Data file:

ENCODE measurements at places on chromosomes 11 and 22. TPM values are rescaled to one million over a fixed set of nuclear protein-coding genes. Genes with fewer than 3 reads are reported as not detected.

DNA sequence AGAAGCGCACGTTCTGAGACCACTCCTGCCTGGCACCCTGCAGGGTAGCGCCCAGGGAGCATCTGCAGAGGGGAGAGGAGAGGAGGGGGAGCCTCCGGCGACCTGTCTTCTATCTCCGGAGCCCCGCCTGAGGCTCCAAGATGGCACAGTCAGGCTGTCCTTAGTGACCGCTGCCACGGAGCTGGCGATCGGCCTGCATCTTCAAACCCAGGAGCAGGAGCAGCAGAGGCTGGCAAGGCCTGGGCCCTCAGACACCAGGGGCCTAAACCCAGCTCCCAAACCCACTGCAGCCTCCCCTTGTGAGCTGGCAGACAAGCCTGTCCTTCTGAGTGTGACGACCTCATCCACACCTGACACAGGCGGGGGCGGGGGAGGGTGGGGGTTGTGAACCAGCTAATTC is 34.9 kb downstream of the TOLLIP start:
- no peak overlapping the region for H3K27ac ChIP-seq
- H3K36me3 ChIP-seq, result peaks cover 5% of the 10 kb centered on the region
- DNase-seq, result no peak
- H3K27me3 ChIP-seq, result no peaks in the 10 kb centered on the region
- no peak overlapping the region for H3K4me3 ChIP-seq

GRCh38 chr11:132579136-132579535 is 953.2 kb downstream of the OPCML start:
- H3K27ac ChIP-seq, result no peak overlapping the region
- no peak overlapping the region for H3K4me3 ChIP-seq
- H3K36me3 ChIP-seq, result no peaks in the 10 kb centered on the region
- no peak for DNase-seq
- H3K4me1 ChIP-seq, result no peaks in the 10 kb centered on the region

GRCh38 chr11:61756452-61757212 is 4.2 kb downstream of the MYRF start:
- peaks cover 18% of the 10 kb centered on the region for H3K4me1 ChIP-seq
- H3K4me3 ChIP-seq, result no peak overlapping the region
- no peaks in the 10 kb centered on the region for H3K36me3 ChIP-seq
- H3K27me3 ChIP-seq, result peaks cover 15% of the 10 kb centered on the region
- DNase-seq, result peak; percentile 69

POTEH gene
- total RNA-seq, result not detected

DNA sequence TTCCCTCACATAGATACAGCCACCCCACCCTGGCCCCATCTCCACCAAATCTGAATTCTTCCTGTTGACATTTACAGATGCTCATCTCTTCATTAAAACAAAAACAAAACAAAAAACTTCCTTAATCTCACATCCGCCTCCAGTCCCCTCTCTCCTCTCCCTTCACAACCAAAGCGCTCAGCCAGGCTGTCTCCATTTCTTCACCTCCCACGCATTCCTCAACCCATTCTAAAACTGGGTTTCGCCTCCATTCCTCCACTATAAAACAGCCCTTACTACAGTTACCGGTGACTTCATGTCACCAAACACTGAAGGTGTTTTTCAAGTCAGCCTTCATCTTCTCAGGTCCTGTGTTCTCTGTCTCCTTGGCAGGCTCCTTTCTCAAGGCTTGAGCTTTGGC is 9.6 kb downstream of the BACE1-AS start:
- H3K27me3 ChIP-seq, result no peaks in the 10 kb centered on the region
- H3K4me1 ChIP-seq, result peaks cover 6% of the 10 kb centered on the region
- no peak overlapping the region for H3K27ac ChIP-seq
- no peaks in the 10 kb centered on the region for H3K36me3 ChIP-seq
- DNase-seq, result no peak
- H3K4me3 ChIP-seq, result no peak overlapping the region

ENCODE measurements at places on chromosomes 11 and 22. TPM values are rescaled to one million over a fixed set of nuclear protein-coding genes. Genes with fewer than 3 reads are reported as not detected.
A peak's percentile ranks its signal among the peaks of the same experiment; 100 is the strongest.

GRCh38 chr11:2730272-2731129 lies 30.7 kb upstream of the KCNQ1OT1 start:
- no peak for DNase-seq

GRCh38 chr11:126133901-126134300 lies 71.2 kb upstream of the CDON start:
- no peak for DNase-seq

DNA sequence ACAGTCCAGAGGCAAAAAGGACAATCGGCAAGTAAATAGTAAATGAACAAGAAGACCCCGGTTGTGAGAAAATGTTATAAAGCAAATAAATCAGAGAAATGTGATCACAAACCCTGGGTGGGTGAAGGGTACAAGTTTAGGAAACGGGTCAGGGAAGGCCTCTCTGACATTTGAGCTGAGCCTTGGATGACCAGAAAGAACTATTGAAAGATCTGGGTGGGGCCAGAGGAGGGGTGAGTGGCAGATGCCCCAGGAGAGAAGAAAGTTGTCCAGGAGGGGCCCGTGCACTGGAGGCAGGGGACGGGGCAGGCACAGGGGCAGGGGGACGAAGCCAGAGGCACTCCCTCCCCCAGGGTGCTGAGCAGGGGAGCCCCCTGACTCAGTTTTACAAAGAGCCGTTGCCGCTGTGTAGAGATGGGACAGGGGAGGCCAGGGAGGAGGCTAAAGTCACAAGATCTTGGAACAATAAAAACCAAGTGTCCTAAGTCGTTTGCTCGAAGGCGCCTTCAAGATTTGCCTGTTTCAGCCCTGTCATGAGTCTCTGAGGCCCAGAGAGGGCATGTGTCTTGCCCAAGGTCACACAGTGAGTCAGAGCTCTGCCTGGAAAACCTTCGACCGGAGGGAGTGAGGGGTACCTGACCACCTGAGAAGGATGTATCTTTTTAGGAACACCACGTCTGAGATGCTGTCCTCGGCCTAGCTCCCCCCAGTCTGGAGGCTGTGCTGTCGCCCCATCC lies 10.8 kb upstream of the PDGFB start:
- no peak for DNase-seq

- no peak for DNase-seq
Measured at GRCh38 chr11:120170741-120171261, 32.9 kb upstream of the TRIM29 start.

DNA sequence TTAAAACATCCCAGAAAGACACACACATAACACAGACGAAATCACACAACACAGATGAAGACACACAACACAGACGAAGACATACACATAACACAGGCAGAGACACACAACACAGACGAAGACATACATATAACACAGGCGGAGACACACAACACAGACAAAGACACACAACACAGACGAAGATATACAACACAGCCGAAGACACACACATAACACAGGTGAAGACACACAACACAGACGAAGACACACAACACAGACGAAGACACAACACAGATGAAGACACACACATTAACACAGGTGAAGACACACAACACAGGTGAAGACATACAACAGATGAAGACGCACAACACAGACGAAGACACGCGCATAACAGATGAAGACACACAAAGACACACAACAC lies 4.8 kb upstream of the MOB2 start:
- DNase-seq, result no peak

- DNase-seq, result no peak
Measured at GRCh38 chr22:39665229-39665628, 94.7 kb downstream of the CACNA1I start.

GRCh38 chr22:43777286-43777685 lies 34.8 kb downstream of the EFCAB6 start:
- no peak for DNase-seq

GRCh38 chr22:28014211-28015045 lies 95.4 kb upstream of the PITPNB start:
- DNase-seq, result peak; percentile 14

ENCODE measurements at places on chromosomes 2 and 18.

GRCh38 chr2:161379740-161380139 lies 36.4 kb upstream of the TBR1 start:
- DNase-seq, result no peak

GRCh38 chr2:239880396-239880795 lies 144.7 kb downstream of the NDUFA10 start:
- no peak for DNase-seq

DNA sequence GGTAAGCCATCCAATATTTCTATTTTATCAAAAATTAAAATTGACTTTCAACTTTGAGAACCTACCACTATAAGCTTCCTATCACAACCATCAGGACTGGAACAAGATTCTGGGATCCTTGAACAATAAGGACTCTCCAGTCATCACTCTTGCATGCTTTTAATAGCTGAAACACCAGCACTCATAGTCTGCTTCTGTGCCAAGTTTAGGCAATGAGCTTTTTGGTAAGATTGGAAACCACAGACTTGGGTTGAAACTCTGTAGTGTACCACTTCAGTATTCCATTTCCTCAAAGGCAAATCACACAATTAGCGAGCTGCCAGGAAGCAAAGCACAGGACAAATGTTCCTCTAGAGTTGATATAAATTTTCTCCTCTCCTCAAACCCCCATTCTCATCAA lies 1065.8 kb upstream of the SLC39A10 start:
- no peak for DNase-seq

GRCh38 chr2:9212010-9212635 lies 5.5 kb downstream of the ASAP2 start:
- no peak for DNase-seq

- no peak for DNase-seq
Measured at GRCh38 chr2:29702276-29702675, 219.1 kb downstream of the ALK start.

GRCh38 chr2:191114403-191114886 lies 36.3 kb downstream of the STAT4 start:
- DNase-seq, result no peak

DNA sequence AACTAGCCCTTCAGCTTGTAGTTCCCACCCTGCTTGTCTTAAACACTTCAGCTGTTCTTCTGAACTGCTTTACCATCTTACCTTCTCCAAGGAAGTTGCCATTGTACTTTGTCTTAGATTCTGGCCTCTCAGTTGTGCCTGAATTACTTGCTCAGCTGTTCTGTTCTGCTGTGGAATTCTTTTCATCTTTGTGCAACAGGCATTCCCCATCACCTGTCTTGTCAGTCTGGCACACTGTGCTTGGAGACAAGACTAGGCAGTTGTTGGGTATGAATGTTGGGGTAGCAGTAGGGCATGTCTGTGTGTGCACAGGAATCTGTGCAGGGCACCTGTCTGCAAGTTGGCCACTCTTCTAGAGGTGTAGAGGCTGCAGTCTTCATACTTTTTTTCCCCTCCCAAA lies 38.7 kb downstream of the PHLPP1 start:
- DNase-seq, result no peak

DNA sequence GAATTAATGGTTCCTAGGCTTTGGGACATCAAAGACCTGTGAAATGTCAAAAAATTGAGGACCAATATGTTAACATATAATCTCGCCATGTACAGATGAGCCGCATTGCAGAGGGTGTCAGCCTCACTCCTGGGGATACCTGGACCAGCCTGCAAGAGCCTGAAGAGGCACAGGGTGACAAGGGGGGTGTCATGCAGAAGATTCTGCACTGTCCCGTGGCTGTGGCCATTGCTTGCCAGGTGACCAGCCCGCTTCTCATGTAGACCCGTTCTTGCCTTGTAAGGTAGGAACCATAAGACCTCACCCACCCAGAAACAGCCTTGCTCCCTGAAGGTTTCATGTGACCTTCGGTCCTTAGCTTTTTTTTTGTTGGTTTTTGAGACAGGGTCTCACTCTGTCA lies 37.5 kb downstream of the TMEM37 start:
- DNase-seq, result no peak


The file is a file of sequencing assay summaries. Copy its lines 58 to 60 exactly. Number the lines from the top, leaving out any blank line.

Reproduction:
GRCh38 chr2:191114403-191114886 lies 36.3 kb downstream of the STAT4 start:
- DNase-seq, result no peak

DNA sequence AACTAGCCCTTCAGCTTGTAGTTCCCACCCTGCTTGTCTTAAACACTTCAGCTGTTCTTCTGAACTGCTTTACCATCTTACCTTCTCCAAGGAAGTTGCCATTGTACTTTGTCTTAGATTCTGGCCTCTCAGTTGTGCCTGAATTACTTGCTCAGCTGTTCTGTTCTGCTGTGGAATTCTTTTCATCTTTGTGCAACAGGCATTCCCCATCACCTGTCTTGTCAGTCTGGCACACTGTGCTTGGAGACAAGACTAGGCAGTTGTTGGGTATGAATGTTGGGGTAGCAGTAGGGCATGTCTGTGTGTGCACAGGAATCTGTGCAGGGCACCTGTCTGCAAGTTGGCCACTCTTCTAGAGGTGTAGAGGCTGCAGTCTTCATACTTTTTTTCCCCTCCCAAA lies 38.7 kb downstream of the PHLPP1 start: